This instructable is the first in a series designed to help you confidently choose colors for your projects. Whether you're looking to match fabrics for a quilt, design accessories, work in tile, or any other craft that requires you to pick your own colors.
Working in a fabric store and helping people choose fabric on a regular basis I'm always surprised how often I hear that people think that the fabrics they pick out won't look as good as a pre-chosen kit, or that they're scared to do it themselves. This id designed to make you more confident, so you can make beautiful things!
You can find links to other tutorials I've written on my blog at http://antelucandaisy.blogspot.com
Step 1: Inspiration Is Closer Than You Might Think!
As the title says, inspiration for color choices is closer than you might think. In this first section of Colo Picking 101, we're going to head to the local do it yourself store for colors.
You're probably going to want to look for a larger chain type store for a few reasons (I like to hit up Walmart, Home Depot, and Lowes). The first main reason is you're not actually going to buy paint. The second reason is not only are you not going to buy paint, but you're going to take color cards and you want a wide selection.
The first photo attached is probably what you're NOT looking for which is a pure color gradient. Unfortunately, there's not much difference in trying to choose from this selection than there is in walking into your local fabric store and choosing blindly from a color wall.
The second photo is the type of paint display you're looking for (this one is from my local WaltMart). Notice that there are lots of pre-coordinated room painting suggestions!
Step 2: Why Reinvent the Wheel?
So as you've probably guessed, we're going to use pre-coordinated paint chips to help guide our choice to coordinate colors for our projects.
This is part of my collection of paint chips and brochures from various stores, and various seasons. There are palettes to fit every style, pictured below are Disney, Major League Sports, Ralph Lauren, Martha Stewart, and several house brands of paint. I do try to pick up new cards about once a year, as colors and trends do change, though I do keep the old ones. This is also useful if you're crafting for a gift, and the recipient's style is completely different from your own.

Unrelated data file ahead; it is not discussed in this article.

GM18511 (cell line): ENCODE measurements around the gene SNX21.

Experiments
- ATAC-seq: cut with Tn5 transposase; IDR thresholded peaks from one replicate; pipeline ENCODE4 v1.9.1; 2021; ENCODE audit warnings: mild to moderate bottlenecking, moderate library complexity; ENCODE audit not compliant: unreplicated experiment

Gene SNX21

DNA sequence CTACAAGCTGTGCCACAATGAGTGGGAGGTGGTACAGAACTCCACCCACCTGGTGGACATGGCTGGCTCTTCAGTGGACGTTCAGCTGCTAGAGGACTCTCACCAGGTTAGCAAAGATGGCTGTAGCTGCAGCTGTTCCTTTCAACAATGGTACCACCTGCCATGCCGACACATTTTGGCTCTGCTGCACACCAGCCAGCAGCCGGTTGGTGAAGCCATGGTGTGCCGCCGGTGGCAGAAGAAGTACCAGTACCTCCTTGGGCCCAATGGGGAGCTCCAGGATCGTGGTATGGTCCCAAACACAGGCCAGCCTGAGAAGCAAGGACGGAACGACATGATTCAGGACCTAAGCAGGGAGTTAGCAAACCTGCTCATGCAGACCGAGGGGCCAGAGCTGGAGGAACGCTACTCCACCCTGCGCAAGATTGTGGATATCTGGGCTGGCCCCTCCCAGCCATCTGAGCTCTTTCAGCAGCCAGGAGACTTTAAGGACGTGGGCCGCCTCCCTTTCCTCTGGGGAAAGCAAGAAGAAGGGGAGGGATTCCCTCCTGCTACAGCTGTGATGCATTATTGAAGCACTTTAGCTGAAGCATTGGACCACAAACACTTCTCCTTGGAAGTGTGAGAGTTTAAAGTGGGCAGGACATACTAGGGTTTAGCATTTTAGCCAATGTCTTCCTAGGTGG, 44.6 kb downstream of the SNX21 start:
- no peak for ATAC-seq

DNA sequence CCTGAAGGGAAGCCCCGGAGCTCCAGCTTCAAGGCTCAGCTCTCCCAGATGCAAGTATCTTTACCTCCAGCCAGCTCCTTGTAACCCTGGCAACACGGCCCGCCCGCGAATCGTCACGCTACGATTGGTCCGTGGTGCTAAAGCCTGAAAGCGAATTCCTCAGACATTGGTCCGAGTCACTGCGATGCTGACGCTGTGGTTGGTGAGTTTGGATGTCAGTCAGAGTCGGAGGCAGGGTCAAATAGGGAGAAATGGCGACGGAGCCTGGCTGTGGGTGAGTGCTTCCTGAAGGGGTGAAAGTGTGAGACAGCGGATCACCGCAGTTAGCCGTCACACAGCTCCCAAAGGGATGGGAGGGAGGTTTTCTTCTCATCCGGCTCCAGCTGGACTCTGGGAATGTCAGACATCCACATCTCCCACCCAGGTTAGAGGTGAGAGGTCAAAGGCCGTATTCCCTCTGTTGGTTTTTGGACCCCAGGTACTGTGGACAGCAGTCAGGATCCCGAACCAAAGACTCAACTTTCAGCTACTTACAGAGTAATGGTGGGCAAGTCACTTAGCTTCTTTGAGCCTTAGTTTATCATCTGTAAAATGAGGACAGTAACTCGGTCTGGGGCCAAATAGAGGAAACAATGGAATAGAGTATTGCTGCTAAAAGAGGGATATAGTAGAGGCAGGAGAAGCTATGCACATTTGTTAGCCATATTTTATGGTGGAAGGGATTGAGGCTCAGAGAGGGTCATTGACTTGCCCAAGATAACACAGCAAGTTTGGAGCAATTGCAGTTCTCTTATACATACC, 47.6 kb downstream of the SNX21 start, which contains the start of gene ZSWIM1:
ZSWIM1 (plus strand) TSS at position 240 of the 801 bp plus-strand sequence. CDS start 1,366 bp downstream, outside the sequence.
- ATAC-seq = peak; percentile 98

Step 3: Stepping Out
So for an example we're going to choose two very different color styles and match fabric from the local shop to the chips. I chose the Magenta/Red/Burgundy Shaded grouping from Valspar and the Disney Tinkerbell by Behr as case studies.
Step 4: Digging Deeper
The cards both have complete collections of colors inside the brochures, and the work of picking complementary and contrasting colors has all been done for you.
Step 5: More Options
I also personally like to pick up the actual color chips in addition to the coordinated brochure (this is a big perk to chain stores as opposed to little stores, no one bothers you when you walk out with a huge bag of paint chips).
Notice the Valspar chips have neat little windows on them to match things with, and the Behr/Disney chips are dual colored.
Step 6: Picking Fabrics
As this is an example, and I work in a fabric store, I'm using fabric as an example but you could very easily be choosing scrap booking papers, quilting fabrics, embroidery floss or threads, or tile for a mosaic.
As I find a fabric that matches the paint chip (also another reason to pick up individual chips) I pull the bolt (or a fat quarter depending on what I'm looking for). I choose which ever piece of fabric most closely matches the chip I have in my hand. This is the easy part- Everyone can match!
Step 7: Ready to Move On!
You now have completed your color selections for your project and it was as easy as pie! You at this point could use all the colors, or select a few that you like, to create something with.
The fabric for the Tinkerbell colors were scattered through our color wall, but the fabrics from the Valspar colors are from Wyndham's Civil War III Reproductions and RJR's Thimbleberries. (see "Color Picking 102: Letting the Store do the Work for You" for more on fabric lines)